Tuesday, July 24, 2012


 The group responsible for monitoring Michigan's judges, the Judicial Tenure Commission, released a scathing report today on the conduct of Ottawa County's 58th District Court Judge Kenneth Post, charging him with three counts of misconduct. Post has 14 days to respond to charges of:
  • Failure to follow the law
  • Improper demeanor to counsel
  • Trivialization of court proceedings

He will then face the Commission in a hearing. Depending on the outcome of the hearing, he could be censured, suspended without pay, or even removed.

Official report here:

The conduct described in paragraph nos. 1 – 57 constitutes:

(a) Conduct which violates the 5th Amendment to the United States
Constitution, and Article I, Section 17 of the Michigan
(b) Conduct which violates the 6th Amendment to the United States
Constitution, and Article I, Section 20 of the Michigan

(c) Conduct which violates MCL 600.1701, addressing contempt.

(d) Misconduct in office, as defined by the Michigan Constitution of
1963, as amended, Article 6, Section 30 and MCR 9.205.

(e) Conduct clearly prejudicial to the administration of justice, as
defined by the Michigan Constitution of 1963, as amended, Article
6, Section 30 and MCR 9.205.

(f) Conduct which is prejudicial to the proper administration of
justice, in violation of MCR 9.104(1).

(g) Failure to establish, maintain, enforce, and personally observe high
standards of conduct so that the integrity and independence of the
judiciary may be preserved, contrary to the Code of Judicial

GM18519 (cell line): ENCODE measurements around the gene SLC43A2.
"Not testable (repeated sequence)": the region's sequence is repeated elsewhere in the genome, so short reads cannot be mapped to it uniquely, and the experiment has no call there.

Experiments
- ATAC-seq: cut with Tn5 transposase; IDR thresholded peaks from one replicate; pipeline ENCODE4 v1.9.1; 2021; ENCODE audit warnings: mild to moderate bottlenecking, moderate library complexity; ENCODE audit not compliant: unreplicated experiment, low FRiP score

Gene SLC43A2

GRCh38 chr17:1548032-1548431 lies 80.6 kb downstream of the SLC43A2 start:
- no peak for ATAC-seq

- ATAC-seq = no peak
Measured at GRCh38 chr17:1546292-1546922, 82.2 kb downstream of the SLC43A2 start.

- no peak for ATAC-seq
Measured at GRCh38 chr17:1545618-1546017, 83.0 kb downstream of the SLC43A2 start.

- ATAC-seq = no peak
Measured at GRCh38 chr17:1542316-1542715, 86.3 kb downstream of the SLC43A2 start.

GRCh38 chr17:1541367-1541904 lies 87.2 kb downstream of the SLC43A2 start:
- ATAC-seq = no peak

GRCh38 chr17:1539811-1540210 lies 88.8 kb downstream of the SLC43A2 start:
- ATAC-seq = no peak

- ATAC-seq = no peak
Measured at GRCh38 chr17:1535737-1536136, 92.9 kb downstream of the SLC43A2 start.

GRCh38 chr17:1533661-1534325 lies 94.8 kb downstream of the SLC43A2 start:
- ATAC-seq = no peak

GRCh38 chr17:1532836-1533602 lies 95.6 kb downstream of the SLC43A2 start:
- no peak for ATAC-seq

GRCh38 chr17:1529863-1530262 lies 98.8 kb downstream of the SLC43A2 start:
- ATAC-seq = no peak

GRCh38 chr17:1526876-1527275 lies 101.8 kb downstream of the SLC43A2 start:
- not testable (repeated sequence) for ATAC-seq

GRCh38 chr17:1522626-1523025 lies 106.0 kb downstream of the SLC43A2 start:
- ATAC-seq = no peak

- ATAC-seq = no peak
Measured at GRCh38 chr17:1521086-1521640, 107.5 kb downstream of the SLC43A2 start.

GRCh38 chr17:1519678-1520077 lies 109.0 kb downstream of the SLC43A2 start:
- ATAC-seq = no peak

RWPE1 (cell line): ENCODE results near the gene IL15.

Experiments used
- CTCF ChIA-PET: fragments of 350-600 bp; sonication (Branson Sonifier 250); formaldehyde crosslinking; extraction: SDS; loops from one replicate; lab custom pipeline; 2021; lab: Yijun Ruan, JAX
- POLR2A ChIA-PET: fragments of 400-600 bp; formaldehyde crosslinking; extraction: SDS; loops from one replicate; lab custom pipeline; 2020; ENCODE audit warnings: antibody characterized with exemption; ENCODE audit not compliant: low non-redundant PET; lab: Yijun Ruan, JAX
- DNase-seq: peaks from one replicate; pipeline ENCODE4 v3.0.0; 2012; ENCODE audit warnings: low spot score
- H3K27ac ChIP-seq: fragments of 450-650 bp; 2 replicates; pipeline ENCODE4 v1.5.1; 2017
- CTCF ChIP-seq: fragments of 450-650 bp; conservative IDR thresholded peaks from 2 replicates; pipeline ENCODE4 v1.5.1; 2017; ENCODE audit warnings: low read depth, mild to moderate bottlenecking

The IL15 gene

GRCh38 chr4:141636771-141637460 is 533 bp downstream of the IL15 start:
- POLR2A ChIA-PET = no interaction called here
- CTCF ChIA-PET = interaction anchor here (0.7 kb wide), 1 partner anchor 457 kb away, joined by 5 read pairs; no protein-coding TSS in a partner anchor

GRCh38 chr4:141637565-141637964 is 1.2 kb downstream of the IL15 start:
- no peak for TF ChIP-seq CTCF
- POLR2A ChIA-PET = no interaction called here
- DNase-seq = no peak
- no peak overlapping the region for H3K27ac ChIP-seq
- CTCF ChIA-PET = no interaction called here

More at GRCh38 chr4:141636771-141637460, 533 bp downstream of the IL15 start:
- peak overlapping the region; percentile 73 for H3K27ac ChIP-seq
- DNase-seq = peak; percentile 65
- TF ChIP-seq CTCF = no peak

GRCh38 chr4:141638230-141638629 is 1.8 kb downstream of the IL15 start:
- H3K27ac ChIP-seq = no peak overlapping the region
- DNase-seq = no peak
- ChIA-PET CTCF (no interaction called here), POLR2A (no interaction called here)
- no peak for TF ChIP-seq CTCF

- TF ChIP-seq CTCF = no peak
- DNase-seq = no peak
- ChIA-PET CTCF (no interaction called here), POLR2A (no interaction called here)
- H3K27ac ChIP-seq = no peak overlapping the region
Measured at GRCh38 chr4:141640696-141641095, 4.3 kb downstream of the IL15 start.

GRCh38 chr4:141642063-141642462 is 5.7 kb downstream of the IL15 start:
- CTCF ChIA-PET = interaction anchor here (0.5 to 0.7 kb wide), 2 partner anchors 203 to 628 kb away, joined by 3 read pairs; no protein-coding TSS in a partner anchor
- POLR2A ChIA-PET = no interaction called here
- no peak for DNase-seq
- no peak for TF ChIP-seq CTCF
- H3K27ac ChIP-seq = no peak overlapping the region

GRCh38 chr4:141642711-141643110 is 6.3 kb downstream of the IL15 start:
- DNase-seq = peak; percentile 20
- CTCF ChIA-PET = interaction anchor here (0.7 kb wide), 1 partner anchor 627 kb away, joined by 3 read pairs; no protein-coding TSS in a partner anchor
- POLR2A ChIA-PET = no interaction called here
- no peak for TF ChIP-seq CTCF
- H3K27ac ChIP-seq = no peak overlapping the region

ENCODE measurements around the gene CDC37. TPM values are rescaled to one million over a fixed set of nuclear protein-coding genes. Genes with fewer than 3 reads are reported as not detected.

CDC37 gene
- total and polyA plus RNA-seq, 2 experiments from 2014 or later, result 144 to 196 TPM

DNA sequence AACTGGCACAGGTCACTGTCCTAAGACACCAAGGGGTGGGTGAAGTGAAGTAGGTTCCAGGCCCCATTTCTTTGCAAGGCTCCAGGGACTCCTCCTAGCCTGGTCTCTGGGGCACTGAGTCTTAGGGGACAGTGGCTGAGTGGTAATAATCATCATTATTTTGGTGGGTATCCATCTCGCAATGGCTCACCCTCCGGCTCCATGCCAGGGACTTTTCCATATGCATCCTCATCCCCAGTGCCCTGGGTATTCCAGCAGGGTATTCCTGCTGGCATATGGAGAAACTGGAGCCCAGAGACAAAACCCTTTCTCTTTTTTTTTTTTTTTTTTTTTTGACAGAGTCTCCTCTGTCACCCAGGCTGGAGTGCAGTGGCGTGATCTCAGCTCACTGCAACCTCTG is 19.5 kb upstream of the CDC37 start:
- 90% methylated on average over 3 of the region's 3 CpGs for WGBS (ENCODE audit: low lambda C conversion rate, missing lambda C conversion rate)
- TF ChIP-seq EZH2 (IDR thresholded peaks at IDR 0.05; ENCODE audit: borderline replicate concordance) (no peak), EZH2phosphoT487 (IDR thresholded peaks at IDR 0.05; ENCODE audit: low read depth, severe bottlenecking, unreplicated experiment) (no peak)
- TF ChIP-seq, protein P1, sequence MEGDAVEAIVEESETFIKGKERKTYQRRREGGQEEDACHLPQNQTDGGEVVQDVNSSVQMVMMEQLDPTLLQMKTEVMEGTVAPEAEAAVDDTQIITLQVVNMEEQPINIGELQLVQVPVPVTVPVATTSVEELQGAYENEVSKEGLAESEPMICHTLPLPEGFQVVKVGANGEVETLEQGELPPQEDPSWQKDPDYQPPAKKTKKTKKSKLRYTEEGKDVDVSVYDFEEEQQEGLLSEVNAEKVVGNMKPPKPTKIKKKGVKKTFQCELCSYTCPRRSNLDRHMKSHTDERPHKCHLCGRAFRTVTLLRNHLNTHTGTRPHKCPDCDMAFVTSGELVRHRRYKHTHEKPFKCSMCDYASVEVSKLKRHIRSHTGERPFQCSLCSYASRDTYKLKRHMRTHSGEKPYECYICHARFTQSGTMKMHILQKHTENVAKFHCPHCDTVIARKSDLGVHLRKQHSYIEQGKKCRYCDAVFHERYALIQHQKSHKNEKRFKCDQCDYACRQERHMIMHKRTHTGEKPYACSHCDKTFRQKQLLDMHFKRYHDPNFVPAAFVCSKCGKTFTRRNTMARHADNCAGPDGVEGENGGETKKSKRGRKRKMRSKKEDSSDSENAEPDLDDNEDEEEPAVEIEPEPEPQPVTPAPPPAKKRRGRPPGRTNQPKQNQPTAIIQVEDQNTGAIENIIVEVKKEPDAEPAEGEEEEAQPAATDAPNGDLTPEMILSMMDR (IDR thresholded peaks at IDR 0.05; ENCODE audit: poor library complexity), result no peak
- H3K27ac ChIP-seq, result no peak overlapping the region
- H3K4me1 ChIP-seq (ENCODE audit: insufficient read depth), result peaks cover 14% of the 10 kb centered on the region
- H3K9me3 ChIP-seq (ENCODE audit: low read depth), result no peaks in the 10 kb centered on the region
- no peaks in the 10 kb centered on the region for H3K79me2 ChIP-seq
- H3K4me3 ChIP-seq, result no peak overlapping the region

Conduct, Canon 1.

(h) Failure to be aware that the judicial system is for the benefit of the
litigant and the public, and not the judiciary.

(i) Irresponsible or improper conduct which erodes public confidence
in the judiciary, in violation of the Code of Judicial Conduct,
Canon 2A.

(j) Conduct involving impropriety and the appearance of impropriety,
in violation of the Code of

k) Failure to respect and observe the law and to act at all times in a
manner which would enhance the public’s confidence in the
integrity and impartiality of the judiciary, contrary to the Code of
Judicial Conduct, Canon 2B.

(l) Failure to be faithful to the law, contrary to the Code of Judicial
Conduct, Canon 3A (1).

(m) Failure to be patient, dignified, and courteous to lawyers with
whom the judge deals in an official capacity, contrary to the Code
of Judicial Conduct, Canon 3A (3).

(n) Unnecessary interruptions of counsel during arguments, contrary to
the Code of Judicial Conduct, Canon 3A (8).

(o) Conduct, which exposes the legal profession or the courts to
obloquy, contempt, censure, or reproach, in violation of MCR

(p) Conduct, which is contrary to justice, ethics, honesty or good
morals, in violation of MCR 9.104(3).

(q) Conduct that violates the standards or rules of professional
responsibility adopted by the Supreme Court, contrary to MCR

(r)Conduct that violates the 5th Amendment to the United States
Constitution, and Article I, Section 17 of the Michigan
Constitution, addressing a defendant’s privilege against selfincrimination.

(s) Conduct that violates the 6th Amendment to the United States
Constitution, and Article I, Section 20 of the Michigan
Constitution, addressing a defendant’s right to counsel in a
criminal proceeding.

(t) Conduct that violates MCL 600.1701, addressing contempt.

Monday, July 16, 2012

Zylstra: Expanding Medicaid is the Fiscally Responsible Choice for Snyder

A few weeks ago, as part of the Affordable Care Act (ACA) ruling, the Supreme Court ruled that individual states can decide whether or not to accept federal funds to expand Medicaid coverage, the joint federal/state health insurance program, without jeopardizing their current Medicaid dollars as the Reform law originally held. Currently the State of Michigan pays approximately 36% of its own Medicaid funding, a 2 to 1 match, for its existing enrollees. Under the expansion, residents up to 133% of the poverty level would be covered, beginning in 2014, with zero initial cost to the State. In 2017, these percentages would change slightly every year so that by 2020, states would pay approximately 10% of its funding for the expanded population, a 9 to 1 match.